Good luck with that. While emergency medical care abroad can be low cost, it's usually out of pocket. And you still have to pay for medical evacuation. A traveler to islands off the European coast may need to be airlifted in a health crisis as much as a traveler in Madagascar. In addition, there were recent terrorist attacks in Brussels and Paris in which Americans and other tourists needed extensive medical care and had to have special transportation home.
I'm going zip lining and scuba diving, so travel insurance won't cover me
Not true. You can pay extra for a rider for what are considered "extreme sports" that will give adventurous travelers peace of mind, whether you are skydiving in Costa Rica, bungee jumping in New Zealand or hiking with mountain gorillas in Uganda. Many companies offer these policies, so you can choose what you need.
Insuring Against the Unpredictable: What Travel Insurance Will and Won't Cover
Some think travel insurance isn't for them, because they don't expect trouble. But that's really the reason for insurance - because we don't know what will happen. Unless you are exceptionally wealthy, you likely need some travel insurance to protect you against the unexpected.
Travel insurance isn't free: fees range from 4 to 8 percent of your total trip cost, depending on circumstances. For a short domestic trip costing less than $1,000, it may not be worth it. But when big bucks -or your health - are at risk, it can be a wise investment.
When the trip of a lifetime doesn't happen
Consider this true story: A couple invested in a cruise to the Caribbean - something the husband had always wanted to do. Because it was such a large investment, "he made me buy travel insurance for the first time," said his wife. "He died a few days before we were supposed to leave." Stunned and grieving, she canceled the trip. A few months later she got notice that the trip money had been refunded to her credit card in full.
In another real-life example, two old friends had planned a once-in-a-lifetime trip to Africa costing more than $34,000. Shortly before the trip, the grown son of one of the travelers died in a freak skiing accident. Because they were insured, both got a full refund within a month for all including air, hotel, river cruise, train and safari charges.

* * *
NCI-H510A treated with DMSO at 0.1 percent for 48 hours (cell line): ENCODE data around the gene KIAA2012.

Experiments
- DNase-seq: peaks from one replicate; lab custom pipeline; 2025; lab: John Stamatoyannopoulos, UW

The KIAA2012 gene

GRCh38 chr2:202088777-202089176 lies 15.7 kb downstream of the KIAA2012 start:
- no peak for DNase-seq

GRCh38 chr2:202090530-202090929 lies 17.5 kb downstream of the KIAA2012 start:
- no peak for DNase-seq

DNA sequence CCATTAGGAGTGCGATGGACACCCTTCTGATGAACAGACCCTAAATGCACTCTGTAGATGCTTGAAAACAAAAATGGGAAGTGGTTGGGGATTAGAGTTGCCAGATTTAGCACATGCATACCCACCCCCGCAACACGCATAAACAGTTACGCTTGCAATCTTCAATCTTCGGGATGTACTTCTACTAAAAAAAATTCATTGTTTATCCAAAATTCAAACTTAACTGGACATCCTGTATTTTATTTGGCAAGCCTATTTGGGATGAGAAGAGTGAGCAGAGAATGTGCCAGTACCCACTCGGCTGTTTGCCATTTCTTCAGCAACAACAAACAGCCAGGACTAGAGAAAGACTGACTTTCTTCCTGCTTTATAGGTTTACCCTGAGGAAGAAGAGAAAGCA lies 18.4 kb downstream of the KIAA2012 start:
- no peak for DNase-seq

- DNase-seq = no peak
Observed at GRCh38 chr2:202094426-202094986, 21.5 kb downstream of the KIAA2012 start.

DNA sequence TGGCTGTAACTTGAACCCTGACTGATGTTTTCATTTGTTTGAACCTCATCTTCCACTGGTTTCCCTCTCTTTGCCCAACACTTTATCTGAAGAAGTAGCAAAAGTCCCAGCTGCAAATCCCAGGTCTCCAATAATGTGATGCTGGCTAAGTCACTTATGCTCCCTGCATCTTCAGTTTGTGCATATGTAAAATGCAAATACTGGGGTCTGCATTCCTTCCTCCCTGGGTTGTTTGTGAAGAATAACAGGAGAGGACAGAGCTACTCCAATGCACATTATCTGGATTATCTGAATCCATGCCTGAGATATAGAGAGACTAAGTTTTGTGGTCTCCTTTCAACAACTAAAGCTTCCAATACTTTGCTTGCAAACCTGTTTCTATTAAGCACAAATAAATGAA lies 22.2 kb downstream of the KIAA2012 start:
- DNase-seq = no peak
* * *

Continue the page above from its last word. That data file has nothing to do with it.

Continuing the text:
Too sick for Harry Potter
Parents know to prepare for just about anything, so they are among the groups most likely to buy travel insurance. A couple might invest $7,700 in nonrefundable airline tickets and a four-night package deal with hotel at the Wizarding World of Harry Potter in Hollywood for their two kids. If two days before the trip, the 8-year-old developed strep throat, they would be out all their money. But if they bought travel insurance, they would be fully reimbursed and could book again when the child was better.
Cash is not covered
Some losses can't be insured against. A frequent traveler from San Francisco was carrying $1,000 in cash to pay for a house rental in Tuscany. As he hailed a cab outside a hotel in Florence, a snatch-and-run thief made off with the briefcase that was resting between his feet. The $250 briefcase was covered - but not the money. (For more on exclusions and what isn't covered, see: Pitfalls to Avoid When Shopping for Travel Insurance.)
What Type of Travel Insurance Should You Get?